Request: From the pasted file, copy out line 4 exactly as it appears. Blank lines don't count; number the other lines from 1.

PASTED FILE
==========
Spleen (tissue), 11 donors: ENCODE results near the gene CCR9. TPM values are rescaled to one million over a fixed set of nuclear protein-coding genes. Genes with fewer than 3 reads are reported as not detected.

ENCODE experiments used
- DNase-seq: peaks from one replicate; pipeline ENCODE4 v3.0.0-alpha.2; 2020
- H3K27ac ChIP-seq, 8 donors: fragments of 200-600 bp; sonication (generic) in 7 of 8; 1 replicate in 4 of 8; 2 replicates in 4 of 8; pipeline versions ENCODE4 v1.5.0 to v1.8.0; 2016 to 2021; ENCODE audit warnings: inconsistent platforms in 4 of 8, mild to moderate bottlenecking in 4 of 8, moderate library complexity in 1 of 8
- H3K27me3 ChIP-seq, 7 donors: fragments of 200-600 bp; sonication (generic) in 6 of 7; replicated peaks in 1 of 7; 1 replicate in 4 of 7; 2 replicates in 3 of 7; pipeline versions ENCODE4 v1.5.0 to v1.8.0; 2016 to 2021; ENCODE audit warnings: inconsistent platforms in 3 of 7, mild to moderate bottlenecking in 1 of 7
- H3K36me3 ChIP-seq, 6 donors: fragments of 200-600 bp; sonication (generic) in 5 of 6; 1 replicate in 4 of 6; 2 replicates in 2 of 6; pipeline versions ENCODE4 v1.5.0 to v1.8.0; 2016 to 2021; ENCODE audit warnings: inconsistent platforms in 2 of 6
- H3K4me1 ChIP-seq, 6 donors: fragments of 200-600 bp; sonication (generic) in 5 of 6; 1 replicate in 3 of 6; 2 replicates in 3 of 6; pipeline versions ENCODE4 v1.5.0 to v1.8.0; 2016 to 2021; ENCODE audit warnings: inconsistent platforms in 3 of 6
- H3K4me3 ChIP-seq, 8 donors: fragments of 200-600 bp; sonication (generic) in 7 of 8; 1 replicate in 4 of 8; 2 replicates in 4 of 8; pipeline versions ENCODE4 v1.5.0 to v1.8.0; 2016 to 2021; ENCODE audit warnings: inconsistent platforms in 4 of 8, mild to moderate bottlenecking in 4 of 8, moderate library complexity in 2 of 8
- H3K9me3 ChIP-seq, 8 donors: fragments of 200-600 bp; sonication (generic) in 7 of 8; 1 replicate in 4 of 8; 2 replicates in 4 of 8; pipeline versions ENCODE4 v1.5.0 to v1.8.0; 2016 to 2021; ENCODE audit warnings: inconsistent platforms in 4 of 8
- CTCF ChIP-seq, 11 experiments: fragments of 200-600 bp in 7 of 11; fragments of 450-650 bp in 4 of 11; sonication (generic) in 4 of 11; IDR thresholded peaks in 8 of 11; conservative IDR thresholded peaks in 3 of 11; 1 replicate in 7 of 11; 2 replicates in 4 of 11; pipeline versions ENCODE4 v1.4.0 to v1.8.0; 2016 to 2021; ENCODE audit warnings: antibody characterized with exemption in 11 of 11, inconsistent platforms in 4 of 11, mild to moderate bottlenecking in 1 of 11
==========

- H3K27ac ChIP-seq, 8 donors: fragments of 200-600 bp; sonication (generic) in 7 of 8; 1 replicate in 4 of 8; 2 replicates in 4 of 8; pipeline versions ENCODE4 v1.5.0 to v1.8.0; 2016 to 2021; ENCODE audit warnings: inconsistent platforms in 4 of 8, mild to moderate bottlenecking in 4 of 8, moderate library complexity in 1 of 8